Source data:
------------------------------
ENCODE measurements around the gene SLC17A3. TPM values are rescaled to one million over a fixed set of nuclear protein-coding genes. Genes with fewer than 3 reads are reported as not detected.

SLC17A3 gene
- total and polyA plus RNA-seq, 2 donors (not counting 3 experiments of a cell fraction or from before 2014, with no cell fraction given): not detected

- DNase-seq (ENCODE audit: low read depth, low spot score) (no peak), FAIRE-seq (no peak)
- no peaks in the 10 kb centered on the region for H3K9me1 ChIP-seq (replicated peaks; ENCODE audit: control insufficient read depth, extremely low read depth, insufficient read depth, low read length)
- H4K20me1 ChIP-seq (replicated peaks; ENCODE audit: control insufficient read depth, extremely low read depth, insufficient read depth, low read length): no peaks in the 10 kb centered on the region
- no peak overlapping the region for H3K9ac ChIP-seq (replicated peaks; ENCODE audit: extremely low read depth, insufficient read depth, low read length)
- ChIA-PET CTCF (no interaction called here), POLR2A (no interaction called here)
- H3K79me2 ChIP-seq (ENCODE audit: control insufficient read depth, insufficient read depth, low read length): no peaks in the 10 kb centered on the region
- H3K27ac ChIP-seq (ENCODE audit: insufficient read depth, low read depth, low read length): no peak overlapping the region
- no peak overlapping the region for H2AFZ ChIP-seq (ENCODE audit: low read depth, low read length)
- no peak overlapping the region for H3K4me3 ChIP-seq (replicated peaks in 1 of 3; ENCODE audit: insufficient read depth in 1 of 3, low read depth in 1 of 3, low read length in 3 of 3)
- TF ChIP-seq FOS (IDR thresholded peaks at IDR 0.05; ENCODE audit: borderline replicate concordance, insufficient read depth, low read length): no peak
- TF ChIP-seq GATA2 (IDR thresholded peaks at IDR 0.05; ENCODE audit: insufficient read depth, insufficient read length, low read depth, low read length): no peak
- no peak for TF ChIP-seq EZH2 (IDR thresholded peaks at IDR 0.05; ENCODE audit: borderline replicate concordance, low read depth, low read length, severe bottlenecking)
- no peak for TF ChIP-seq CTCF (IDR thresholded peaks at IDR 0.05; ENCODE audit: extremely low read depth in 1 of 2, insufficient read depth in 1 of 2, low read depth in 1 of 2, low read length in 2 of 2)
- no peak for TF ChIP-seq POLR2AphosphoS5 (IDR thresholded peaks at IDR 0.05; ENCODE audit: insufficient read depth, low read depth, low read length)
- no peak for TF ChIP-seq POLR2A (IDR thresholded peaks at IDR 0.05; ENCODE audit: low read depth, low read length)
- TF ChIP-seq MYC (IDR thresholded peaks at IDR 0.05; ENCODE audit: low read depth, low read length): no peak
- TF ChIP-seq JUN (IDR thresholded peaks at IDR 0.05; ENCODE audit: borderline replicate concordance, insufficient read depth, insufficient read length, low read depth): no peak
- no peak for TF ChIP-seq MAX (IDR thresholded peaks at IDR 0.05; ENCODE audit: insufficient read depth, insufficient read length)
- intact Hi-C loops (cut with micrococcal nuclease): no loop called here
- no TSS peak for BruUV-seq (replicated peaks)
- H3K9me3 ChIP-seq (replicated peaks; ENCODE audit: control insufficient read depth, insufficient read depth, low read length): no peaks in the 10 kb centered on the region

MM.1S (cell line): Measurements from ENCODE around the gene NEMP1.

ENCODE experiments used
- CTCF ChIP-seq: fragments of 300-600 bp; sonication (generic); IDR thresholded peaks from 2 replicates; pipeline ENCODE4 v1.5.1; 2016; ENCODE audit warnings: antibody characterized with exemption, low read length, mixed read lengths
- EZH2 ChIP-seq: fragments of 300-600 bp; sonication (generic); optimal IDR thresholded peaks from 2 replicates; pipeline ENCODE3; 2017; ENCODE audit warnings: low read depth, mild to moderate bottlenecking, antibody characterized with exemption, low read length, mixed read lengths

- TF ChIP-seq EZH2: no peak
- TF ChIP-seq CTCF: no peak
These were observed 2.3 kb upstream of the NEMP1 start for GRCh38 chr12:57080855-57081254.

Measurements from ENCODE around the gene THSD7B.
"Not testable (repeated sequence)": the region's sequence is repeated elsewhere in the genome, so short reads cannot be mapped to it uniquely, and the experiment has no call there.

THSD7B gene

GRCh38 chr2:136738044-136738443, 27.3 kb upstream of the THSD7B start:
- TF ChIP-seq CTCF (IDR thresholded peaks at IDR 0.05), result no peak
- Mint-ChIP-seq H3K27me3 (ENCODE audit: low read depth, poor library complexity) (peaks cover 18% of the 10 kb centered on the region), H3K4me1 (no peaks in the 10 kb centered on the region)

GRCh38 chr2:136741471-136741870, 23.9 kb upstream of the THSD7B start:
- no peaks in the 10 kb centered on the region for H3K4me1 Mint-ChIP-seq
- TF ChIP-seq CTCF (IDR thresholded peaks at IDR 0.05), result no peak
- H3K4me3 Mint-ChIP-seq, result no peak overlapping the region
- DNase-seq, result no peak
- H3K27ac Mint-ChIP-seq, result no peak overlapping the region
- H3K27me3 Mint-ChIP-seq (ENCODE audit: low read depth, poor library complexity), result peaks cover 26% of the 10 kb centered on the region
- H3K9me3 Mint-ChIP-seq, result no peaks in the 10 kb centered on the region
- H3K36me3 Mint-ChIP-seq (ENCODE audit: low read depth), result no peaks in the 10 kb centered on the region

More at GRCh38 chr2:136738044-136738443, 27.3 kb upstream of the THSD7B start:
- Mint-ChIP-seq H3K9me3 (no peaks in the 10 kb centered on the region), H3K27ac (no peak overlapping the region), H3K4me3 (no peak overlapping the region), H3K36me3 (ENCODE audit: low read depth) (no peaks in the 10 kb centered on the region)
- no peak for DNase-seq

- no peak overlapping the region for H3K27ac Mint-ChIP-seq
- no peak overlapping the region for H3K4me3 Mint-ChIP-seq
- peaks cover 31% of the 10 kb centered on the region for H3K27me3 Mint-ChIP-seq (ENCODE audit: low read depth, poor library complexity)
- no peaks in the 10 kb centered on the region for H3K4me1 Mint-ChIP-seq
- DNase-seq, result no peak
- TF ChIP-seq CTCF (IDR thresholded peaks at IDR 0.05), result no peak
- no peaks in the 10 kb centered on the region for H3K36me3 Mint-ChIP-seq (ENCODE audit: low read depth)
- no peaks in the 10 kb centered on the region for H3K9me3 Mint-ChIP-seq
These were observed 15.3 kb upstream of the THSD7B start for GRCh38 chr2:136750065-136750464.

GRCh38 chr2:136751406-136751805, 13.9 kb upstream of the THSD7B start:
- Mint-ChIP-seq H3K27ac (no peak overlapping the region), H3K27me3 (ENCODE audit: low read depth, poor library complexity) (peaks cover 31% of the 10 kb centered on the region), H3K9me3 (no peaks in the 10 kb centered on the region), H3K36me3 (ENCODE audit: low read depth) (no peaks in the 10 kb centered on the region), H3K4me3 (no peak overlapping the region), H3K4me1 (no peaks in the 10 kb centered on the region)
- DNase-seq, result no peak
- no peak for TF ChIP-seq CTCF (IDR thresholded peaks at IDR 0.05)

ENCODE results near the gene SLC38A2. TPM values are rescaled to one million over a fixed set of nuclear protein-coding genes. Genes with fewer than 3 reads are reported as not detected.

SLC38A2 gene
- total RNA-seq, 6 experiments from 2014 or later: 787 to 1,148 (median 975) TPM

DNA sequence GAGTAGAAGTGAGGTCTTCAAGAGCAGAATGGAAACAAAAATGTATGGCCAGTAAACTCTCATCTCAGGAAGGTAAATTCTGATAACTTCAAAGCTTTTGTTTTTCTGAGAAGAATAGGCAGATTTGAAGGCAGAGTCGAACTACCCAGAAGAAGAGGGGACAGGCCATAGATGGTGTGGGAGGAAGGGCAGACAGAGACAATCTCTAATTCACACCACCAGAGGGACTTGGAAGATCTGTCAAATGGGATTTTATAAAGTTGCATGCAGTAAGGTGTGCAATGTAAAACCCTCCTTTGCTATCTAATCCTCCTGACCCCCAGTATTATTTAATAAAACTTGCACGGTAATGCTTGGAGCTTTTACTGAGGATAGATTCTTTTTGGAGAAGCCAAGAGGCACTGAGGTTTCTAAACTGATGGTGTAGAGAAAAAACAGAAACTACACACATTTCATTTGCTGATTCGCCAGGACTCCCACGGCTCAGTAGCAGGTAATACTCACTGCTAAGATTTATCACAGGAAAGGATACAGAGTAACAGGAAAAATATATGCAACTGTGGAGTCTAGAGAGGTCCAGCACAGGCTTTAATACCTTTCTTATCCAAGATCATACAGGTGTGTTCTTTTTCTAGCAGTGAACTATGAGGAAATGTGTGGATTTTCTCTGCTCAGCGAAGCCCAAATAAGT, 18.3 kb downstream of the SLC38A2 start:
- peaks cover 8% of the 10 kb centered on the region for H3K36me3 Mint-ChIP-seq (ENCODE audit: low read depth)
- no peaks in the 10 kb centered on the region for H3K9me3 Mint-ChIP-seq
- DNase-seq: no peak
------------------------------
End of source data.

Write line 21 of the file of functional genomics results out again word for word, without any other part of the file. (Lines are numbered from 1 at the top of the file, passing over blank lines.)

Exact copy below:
- no peak for TF ChIP-seq MAX (IDR thresholded peaks at IDR 0.05; ENCODE audit: insufficient read depth, insufficient read length)